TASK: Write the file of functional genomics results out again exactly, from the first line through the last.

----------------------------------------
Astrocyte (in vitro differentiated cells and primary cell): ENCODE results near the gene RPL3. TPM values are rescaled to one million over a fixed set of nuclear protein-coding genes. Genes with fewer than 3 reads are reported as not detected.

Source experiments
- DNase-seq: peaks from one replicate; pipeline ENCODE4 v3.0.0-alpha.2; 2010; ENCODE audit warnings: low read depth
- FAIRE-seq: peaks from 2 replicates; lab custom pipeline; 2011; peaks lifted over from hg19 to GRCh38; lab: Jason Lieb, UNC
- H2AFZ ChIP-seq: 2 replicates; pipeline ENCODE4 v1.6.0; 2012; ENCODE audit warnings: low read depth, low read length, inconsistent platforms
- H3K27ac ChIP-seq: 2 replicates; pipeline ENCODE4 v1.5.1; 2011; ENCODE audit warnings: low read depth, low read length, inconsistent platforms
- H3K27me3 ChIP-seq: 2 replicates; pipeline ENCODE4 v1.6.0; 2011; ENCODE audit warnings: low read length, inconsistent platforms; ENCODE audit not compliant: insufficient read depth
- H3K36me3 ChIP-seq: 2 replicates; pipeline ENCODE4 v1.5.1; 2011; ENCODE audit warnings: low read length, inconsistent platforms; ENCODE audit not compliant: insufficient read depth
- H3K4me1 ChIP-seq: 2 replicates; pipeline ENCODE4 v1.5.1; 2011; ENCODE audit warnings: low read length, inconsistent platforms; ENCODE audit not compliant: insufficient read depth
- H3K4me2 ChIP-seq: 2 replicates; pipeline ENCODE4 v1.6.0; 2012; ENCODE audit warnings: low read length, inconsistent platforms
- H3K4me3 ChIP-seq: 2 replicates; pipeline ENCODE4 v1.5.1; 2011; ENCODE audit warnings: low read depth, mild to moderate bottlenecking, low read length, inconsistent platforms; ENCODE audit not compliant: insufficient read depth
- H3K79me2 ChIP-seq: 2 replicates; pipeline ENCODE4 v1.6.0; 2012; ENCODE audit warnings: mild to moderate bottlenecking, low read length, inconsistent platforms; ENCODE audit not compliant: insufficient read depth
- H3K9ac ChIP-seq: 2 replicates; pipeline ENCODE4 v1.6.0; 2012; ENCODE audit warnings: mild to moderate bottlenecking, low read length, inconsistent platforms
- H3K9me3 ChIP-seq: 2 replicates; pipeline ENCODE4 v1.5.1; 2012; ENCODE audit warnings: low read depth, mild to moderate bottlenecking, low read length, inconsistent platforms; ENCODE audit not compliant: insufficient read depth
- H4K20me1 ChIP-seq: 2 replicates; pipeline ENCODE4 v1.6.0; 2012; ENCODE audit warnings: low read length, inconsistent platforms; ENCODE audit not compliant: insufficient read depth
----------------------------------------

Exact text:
Astrocyte (in vitro differentiated cells and primary cell): ENCODE results near the gene RPL3. TPM values are rescaled to one million over a fixed set of nuclear protein-coding genes. Genes with fewer than 3 reads are reported as not detected.

Source experiments
- DNase-seq: peaks from one replicate; pipeline ENCODE4 v3.0.0-alpha.2; 2010; ENCODE audit warnings: low read depth
- FAIRE-seq: peaks from 2 replicates; lab custom pipeline; 2011; peaks lifted over from hg19 to GRCh38; lab: Jason Lieb, UNC
- H2AFZ ChIP-seq: 2 replicates; pipeline ENCODE4 v1.6.0; 2012; ENCODE audit warnings: low read depth, low read length, inconsistent platforms
- H3K27ac ChIP-seq: 2 replicates; pipeline ENCODE4 v1.5.1; 2011; ENCODE audit warnings: low read depth, low read length, inconsistent platforms
- H3K27me3 ChIP-seq: 2 replicates; pipeline ENCODE4 v1.6.0; 2011; ENCODE audit warnings: low read length, inconsistent platforms; ENCODE audit not compliant: insufficient read depth
- H3K36me3 ChIP-seq: 2 replicates; pipeline ENCODE4 v1.5.1; 2011; ENCODE audit warnings: low read length, inconsistent platforms; ENCODE audit not compliant: insufficient read depth
- H3K4me1 ChIP-seq: 2 replicates; pipeline ENCODE4 v1.5.1; 2011; ENCODE audit warnings: low read length, inconsistent platforms; ENCODE audit not compliant: insufficient read depth
- H3K4me2 ChIP-seq: 2 replicates; pipeline ENCODE4 v1.6.0; 2012; ENCODE audit warnings: low read length, inconsistent platforms
- H3K4me3 ChIP-seq: 2 replicates; pipeline ENCODE4 v1.5.1; 2011; ENCODE audit warnings: low read depth, mild to moderate bottlenecking, low read length, inconsistent platforms; ENCODE audit not compliant: insufficient read depth
- H3K79me2 ChIP-seq: 2 replicates; pipeline ENCODE4 v1.6.0; 2012; ENCODE audit warnings: mild to moderate bottlenecking, low read length, inconsistent platforms; ENCODE audit not compliant: insufficient read depth
- H3K9ac ChIP-seq: 2 replicates; pipeline ENCODE4 v1.6.0; 2012; ENCODE audit warnings: mild to moderate bottlenecking, low read length, inconsistent platforms
- H3K9me3 ChIP-seq: 2 replicates; pipeline ENCODE4 v1.5.1; 2012; ENCODE audit warnings: low read depth, mild to moderate bottlenecking, low read length, inconsistent platforms; ENCODE audit not compliant: insufficient read depth
- H4K20me1 ChIP-seq: 2 replicates; pipeline ENCODE4 v1.6.0; 2012; ENCODE audit warnings: low read length, inconsistent platforms; ENCODE audit not compliant: insufficient read depth